I have a fair amount of friends who are atheists. This saddens me. Something that is such a large part of my life cannot be shared with them. We are kind to each other, and we can get together and laugh, but there is still a part that keeps us apart. What is especially interesting is that many of these people were raised within “churched” families. It is only within recent years that they have moved away from the church.
When I ask them why they left the church, almost invariably, I get the same answer: The people they find in churches are hypocrites. My friends say that they hear all this talk about God and love but what they see is hate and judgment. Christians talk the “God is Good” line, but then these same people are out slamming others and judging them. So often, it is this discrepancy between what is heard about Christianity and what is seen that sends people running for the hills. And as a Christian, I find this sad.
In today’s epistle reading we have what is commonly referred to as “The Love Chapter.” If you have been to a Christian wedding you have certainly heard it. Even people who may have little backing in the Bible have heard this chapter. And to tell the truth, it really is a great chapter! I don’t think I know anyone who can listen to this chapter and not get just a little wispy. We listen to it and think, “Yes, this would be great!” We listen to it and imagine ourselves surrounded by patience and kindness. We listen to it and imagine a world without arrogance, boastfulness, or resentfulness. We read this chapter and long for a world filled with love.
Am I wrong in saying that we all want a world like this?
But then what happens? Well, life happens. We go out and find that the world can be quite boastful and arrogant. We go out and find that people are often very rude. We watch TV and see nothing that smacks of kindness or patience. We feel like we are being duped, gypped, played. And, quite frankly, we don’t like it!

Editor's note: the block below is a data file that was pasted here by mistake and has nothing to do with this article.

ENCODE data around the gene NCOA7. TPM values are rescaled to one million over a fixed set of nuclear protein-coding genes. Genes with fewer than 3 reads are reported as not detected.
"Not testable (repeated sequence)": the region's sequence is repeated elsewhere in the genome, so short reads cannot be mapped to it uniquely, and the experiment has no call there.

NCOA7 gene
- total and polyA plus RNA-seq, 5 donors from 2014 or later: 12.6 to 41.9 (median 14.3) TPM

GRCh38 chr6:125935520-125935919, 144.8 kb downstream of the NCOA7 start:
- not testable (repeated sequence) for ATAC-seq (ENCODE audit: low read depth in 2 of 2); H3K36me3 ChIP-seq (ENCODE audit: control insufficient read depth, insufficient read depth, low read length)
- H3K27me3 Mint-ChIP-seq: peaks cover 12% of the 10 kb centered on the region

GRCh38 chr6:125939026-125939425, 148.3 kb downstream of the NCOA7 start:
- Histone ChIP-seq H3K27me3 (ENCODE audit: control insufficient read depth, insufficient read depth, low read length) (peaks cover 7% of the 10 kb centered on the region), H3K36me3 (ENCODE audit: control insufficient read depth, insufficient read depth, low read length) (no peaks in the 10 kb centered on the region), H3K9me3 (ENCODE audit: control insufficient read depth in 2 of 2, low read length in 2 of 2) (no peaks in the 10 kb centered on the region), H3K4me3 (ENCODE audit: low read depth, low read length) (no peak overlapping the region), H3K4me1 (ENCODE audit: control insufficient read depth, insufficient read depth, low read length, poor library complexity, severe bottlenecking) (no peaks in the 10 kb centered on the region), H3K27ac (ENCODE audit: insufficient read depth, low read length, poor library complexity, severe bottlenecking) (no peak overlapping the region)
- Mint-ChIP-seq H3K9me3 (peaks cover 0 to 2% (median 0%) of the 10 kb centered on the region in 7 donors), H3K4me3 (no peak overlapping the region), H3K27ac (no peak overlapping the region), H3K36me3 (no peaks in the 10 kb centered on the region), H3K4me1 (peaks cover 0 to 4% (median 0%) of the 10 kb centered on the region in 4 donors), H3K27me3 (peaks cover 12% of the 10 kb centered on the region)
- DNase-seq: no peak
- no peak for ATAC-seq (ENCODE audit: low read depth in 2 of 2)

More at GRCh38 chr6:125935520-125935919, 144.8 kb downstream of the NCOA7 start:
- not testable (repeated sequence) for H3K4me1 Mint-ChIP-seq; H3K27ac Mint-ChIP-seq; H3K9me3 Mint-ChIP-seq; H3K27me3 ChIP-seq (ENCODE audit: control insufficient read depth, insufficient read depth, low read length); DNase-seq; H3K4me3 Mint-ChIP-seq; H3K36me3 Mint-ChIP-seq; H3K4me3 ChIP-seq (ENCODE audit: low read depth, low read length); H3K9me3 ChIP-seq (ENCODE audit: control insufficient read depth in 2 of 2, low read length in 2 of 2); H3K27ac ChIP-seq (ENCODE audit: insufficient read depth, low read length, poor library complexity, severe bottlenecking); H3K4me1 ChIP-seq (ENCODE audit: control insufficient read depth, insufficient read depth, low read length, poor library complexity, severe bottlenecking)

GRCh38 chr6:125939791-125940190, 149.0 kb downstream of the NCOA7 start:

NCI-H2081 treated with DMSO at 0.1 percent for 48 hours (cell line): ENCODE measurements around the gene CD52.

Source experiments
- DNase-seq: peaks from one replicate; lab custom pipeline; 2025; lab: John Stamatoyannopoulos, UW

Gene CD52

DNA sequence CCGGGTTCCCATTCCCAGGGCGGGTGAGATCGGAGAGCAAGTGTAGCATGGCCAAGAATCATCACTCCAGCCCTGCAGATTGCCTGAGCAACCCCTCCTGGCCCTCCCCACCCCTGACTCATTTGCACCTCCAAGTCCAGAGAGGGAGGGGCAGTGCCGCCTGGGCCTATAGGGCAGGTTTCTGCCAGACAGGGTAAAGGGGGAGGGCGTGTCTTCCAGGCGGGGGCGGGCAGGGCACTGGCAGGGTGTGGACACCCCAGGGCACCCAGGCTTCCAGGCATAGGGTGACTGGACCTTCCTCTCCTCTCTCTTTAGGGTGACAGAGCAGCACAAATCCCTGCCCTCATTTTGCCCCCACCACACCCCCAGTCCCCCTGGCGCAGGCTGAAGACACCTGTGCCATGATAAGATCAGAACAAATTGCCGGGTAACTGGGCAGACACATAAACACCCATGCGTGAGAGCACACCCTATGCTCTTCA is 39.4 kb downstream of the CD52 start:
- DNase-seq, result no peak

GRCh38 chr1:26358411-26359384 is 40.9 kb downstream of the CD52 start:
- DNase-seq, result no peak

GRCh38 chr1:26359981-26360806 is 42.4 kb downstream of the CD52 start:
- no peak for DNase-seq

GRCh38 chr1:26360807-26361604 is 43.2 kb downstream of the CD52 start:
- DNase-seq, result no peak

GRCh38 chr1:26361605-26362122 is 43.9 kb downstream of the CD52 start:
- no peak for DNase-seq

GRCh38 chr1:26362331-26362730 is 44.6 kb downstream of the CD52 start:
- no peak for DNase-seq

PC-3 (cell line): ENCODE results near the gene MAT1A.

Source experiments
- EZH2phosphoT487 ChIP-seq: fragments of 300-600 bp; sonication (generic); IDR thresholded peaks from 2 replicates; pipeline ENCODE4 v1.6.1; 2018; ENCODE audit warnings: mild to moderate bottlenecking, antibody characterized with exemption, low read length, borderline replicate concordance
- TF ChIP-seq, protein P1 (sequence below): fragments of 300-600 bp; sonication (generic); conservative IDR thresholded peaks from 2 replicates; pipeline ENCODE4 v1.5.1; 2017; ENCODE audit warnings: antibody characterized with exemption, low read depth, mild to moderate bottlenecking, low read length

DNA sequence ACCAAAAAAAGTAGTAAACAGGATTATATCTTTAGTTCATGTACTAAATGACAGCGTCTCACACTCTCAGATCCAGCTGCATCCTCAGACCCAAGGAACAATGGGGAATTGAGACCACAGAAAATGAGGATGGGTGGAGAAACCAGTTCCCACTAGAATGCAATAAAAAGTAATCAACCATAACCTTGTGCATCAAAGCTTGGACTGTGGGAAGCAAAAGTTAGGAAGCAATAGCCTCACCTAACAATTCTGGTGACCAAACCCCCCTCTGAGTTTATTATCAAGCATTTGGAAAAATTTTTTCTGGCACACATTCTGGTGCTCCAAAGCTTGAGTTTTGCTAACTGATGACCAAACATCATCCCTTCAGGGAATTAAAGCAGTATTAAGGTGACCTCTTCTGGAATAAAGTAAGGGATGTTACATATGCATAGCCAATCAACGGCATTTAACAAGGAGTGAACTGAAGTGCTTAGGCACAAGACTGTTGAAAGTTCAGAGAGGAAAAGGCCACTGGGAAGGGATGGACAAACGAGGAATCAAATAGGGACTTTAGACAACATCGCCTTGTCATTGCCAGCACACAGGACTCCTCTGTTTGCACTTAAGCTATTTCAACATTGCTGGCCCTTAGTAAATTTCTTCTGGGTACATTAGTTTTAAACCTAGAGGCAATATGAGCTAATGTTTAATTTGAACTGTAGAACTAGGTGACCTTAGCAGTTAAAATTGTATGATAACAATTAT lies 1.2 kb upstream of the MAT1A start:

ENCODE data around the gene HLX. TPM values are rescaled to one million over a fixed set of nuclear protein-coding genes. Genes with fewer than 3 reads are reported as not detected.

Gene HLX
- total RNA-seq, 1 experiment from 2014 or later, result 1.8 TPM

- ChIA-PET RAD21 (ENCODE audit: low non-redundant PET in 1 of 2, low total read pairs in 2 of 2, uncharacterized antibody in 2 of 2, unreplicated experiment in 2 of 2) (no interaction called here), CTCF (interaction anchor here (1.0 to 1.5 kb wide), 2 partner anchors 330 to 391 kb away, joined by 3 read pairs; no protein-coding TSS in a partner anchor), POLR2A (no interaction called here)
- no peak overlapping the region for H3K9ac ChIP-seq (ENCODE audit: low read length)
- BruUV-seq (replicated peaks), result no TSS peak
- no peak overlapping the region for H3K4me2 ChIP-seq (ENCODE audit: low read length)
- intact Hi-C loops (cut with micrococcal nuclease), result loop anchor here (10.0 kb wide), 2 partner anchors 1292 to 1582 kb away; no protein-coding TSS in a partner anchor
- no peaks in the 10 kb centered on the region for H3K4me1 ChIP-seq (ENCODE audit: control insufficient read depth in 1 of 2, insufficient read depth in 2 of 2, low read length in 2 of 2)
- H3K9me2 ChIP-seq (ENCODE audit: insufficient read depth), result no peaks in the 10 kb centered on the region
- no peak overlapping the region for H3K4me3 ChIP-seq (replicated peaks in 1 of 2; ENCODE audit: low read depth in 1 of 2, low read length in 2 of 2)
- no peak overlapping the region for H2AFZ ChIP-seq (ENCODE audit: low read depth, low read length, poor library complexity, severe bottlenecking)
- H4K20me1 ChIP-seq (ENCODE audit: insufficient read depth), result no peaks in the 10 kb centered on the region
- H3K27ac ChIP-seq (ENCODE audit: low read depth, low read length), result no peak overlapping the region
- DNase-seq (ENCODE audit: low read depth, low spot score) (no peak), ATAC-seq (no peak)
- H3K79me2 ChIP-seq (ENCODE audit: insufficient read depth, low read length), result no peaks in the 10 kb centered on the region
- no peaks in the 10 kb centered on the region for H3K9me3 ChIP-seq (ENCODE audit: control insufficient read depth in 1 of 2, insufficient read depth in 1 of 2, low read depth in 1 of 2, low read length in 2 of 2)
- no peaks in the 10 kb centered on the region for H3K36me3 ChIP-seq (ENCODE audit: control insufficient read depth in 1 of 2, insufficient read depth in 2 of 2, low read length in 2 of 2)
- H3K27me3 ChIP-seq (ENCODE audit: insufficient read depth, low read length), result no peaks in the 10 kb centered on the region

So how do we usually react when we are confronted with the unloving nature of the world? Do we go out and redouble our efforts to spread love in the world? Do we make extra efforts to show the world that Christianity is more than just a excuse to look upon others with disdain? Do we look to brighten our place in the world or do we decide to give back as “good” as we have gotten?
I will admit that I would love to stand here and tell you all how virtuous and upstanding I am and that I always send warm, loving thoughts to who are not necessarily too kind to me. I would love to, but I can’t. I get angry. I get frustrated. I feel hurt. And feeling hurt, I want to spread that hurt to the world. For what it is worth: I am not a saint, at least not in the traditional understanding.
So what are we supposed to do with this? Are we just supposed to be all wispy, realizing the world the Love Chapter presents will never happen? I guess we could. Are we supposed to reject the Church (with a capital “C”) figuring that it is filled with people who are just looking to make their own lives better while inflicting judgment and hatred on the rest of the world? Some have done that. Or are we just give up on any kind of God because it appears to be just a bunch of lies? That option just sounds too sad to contemplate!
This is where I get frustrated with all this God-stuff. I want some cut and dried answers! I want to be able to tell you all to just do this, that, and the other thing, and everything will be wonderful. But I can’t! And it makes me frustrated.
Perhaps we can get a little more insight from a part of the reading that is often ignored. Toward the end of the reading we have these somewhat strange statements: “When I was a child, I spoke like a child, I thought like a child, I reasoned like a child; when I became an adult, I put an end to childish ways.” When we look at the behavior of so many people, doesn’t if feel like we are looking at children in adult suits? Often when I step back and look at my own behavior, I am embarrassed as to how childish I can be. I am not the paragon of maturity I would like to be; I am often a hurt child just wanting to be loved. Whether we want to admit or not, we often have these moments of feeling like children, and I think it is just this child that The Love Chapter speaks to.